A Smart Way To Monitor Environmental Threats In Urban Areas Through State-Of-The-Art Sensing Technologies

July 16, 2018 i-Neighbour Smart Community 0 Comments



As the world is moving forward and becoming more advanced in lifestyle and technology, the Earth continues to deteriorate due to various factors that are causing threats to the overall environment and impacting on human lives in general. Earth Day 2018 highlighted the most pressing environmental concerns such as Ocean and Plastics, Rising Seas, Extreme Weather, Famine, Water Supply and many more. Out of the numerous environmental issues, there are four which have a direct impact on our residential environment, namely Climate Change, Air /Water Pollution, Floods and Landslides.

Today, more than half of the world’s population lives in urban areas due to jobs availability and wealth, and it is projected that urban population will increase to 70% by 2050. Influx of population into the urban area exacerbates the availability and quality of air and water, creates waste-disposal problems, and causes high energy consumption.

The environment is another important factor in determining the quality of life and health of urban dwellers. A good quality urban environment will surely make it more attractive and healthier for people to live, work and prosper. On the other hand, the degradation of the environment through air pollution, poor road traffic, floods and climate change, may have negative impacts on the human health and their well being.

This article will go into detail on each of the four environmental threats for better understanding and suggest a way on how smart technology can be utilized to better monitor these threats for the benefit of the larger community.


Climate Change Is On The Upward Trend


Based on the report “Global Risks 2018: Fractures, Fears and Failures” by the World Economic Forum, emissions of carbon dioxide (CO2) had risen for the first time in four years, bringing atmospheric concentrations of CO2 to 403 parts per million, compared with a pre-industrial baseline of 280 parts per million. The increase in the world’s CO2 concentrations in the future is almost certain, thus this issue has been gaining attention as one of the major environmental threats. Having absorbed 93% of the increase in global temperatures between 1971 and 2010, the world’s oceans continue to get warmer and studies suggest that their capacity to absorb CO2 may be declining. Research also suggests that tropical forests are now releasing rather than absorbing the carbon dioxide.

This claim is backed up by NASA, which has also confirmed that the amount of carbon dioxide levels in the atmosphere have increased "from 280 parts per million to 400 parts per million in the last 150 years", due to burning fossil fuels, intensive agriculture, and other human activities. This has resulted in an increase of global temperatures by one degree Celsius over pre-industrial levels. Besides the increased in extreme weathers, according to NASA, this rise in temperature also has raised the sea levels by 1-4 feet since 2010 thus causing Arctic ice caps to shrink, and increased growing season.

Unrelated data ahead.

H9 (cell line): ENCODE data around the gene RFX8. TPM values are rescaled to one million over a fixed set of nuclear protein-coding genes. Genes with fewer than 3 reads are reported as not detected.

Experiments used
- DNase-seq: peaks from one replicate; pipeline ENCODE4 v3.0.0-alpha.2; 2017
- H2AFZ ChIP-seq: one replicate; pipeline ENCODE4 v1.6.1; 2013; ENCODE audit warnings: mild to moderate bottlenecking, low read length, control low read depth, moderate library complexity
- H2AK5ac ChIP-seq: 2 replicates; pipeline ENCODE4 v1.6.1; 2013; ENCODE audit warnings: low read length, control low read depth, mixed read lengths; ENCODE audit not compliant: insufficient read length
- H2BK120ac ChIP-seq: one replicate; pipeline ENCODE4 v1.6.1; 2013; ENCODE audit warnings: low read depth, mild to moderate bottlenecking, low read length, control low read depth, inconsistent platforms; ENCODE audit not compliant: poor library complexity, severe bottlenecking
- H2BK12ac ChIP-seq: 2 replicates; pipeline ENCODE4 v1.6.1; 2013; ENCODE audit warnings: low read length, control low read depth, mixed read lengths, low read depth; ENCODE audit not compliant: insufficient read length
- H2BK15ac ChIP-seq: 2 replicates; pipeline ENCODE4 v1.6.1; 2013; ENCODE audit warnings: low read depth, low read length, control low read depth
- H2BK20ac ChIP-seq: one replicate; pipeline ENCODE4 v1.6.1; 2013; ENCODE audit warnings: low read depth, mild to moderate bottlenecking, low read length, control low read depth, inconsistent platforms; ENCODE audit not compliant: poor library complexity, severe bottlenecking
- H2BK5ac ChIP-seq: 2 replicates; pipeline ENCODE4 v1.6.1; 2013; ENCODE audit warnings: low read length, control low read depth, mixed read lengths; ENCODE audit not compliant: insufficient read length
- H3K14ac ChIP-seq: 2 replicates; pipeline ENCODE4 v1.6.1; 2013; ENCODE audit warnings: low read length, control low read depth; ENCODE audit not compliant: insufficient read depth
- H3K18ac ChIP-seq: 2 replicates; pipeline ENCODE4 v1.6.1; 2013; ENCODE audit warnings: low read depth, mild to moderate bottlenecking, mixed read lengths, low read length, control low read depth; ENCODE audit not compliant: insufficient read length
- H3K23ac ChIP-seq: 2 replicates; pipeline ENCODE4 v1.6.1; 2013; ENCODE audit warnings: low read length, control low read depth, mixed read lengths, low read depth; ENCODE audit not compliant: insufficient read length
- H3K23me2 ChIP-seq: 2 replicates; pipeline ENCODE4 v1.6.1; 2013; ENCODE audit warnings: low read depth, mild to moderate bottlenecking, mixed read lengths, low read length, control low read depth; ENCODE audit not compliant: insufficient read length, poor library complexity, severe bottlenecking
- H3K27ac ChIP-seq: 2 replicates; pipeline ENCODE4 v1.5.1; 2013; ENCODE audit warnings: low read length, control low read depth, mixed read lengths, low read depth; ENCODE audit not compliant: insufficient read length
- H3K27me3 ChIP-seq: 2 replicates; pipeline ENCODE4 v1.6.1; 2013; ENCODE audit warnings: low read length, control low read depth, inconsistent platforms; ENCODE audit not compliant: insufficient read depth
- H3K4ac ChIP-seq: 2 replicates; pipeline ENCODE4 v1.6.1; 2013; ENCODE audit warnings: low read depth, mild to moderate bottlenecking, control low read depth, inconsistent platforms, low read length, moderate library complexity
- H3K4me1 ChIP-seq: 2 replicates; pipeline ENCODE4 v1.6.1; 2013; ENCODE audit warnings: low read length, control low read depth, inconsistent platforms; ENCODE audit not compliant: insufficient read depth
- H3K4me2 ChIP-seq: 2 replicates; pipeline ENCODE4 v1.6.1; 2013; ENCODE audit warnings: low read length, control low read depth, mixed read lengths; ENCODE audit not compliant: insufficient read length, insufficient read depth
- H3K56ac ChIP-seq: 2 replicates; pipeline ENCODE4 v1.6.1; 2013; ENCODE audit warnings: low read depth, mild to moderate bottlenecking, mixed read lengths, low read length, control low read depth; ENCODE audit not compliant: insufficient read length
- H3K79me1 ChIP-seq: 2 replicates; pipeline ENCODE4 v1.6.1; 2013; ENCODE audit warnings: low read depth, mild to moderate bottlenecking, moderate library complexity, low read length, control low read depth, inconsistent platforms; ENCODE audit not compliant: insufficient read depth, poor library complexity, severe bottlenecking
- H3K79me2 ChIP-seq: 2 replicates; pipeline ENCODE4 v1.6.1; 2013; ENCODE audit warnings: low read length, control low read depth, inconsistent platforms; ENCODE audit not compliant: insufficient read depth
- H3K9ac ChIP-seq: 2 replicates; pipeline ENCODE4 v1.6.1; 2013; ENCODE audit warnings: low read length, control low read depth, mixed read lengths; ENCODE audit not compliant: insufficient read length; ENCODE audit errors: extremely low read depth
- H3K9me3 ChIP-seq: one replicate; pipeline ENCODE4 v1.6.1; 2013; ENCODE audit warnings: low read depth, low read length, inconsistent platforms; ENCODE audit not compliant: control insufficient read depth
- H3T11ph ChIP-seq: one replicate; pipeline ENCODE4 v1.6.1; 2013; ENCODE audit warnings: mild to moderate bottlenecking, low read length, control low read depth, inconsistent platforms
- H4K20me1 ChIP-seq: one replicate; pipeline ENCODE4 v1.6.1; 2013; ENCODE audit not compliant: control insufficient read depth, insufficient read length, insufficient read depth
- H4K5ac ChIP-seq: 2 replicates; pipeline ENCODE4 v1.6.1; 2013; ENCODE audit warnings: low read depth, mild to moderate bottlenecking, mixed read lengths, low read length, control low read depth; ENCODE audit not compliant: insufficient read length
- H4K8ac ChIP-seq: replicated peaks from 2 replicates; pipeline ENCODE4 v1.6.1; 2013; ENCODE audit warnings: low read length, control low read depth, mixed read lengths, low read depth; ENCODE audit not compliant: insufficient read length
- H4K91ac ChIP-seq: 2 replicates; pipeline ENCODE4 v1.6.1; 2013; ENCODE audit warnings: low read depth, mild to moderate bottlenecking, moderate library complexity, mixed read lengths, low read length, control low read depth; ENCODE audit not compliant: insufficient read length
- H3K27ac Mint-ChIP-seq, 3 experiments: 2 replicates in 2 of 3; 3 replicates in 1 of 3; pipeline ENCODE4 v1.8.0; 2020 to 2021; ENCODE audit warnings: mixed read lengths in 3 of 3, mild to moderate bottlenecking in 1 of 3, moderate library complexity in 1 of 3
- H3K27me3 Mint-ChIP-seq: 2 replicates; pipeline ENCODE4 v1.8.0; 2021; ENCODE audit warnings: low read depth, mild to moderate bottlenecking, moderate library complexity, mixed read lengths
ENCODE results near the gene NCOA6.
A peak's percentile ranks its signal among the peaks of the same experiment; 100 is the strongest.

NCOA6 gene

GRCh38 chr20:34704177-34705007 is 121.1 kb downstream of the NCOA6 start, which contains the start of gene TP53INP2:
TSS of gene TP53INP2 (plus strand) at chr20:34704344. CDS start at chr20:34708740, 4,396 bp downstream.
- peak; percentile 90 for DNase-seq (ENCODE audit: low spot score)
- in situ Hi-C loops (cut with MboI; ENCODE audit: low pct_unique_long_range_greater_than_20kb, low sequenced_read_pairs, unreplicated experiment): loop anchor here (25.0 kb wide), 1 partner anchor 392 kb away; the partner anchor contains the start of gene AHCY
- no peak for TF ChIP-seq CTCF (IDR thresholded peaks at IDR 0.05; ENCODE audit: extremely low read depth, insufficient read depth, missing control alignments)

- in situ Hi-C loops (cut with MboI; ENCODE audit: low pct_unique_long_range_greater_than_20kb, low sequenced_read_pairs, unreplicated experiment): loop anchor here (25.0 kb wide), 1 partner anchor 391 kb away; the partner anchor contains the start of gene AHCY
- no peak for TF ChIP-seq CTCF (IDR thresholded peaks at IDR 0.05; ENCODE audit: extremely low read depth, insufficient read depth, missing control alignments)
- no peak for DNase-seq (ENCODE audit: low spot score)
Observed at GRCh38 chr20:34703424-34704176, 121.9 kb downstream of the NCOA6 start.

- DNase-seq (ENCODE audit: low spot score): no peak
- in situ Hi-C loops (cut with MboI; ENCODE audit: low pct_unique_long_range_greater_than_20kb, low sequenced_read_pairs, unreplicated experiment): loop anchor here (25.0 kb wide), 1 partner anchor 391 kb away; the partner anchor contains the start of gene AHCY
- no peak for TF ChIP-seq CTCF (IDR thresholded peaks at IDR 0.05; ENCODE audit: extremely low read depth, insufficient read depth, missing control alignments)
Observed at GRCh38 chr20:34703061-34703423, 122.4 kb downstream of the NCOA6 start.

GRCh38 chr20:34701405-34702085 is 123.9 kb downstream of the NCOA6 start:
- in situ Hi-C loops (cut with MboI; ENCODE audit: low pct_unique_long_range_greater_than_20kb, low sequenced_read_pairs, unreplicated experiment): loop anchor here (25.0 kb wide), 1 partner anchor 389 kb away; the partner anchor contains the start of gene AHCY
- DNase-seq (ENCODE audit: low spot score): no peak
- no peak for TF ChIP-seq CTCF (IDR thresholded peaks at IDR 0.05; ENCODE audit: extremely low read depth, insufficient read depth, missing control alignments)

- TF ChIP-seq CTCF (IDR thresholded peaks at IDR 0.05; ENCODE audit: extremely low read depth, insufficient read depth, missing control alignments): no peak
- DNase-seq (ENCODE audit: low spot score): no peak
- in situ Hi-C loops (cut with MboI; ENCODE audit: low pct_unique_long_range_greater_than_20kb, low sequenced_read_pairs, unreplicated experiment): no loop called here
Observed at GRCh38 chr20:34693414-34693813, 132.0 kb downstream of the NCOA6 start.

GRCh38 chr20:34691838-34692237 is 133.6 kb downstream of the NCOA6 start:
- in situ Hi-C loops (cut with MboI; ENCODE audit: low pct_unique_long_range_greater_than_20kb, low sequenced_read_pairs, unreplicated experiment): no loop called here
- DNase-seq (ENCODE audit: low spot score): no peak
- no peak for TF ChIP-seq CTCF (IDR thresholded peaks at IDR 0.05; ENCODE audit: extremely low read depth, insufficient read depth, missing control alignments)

Global warming is the increase of Earth’s average surface temperature due to the emission of greenhouse gases such as carbon dioxide from burning fossil fuels or from deforestation, which subsequently trap heat that would otherwise escape from the Earth. The following graph illustrates the change in global surface temperature relative to 1951-1980 average temperatures. The year 2016 marks as the warmest on record and the year 2017 is ranked as the second warmest since 1880, according to an analysis by NASA (NOAA Global Climate Report, 2018).

Global average surface temperature data from the NASA Goddard Institute for Space Studies (2017)


Heat waves and warming temperatures pose a serious threat for human settlements worldwide, especially in urban environments.

This is because modern cities are densely packed with buildings, and they lack green space and vegetation, which in turn limits shading and evapotranspiration. Research shows that the increase in temperature or heat burden may cause heat-related illness such as heat stroke, heat syncope, heat exhaustion, and heat cramps. For every 1 °F (0.6 °C) increase in heat wave intensity, there is a 2.49% increase in the risk of death. Furthermore, every one-day increase in heat wave duration results in a 0.38% increase in mortality risk (Anderson & Bell, 2011).


Air And Water Pollution Threat Is Worse In Urban Areas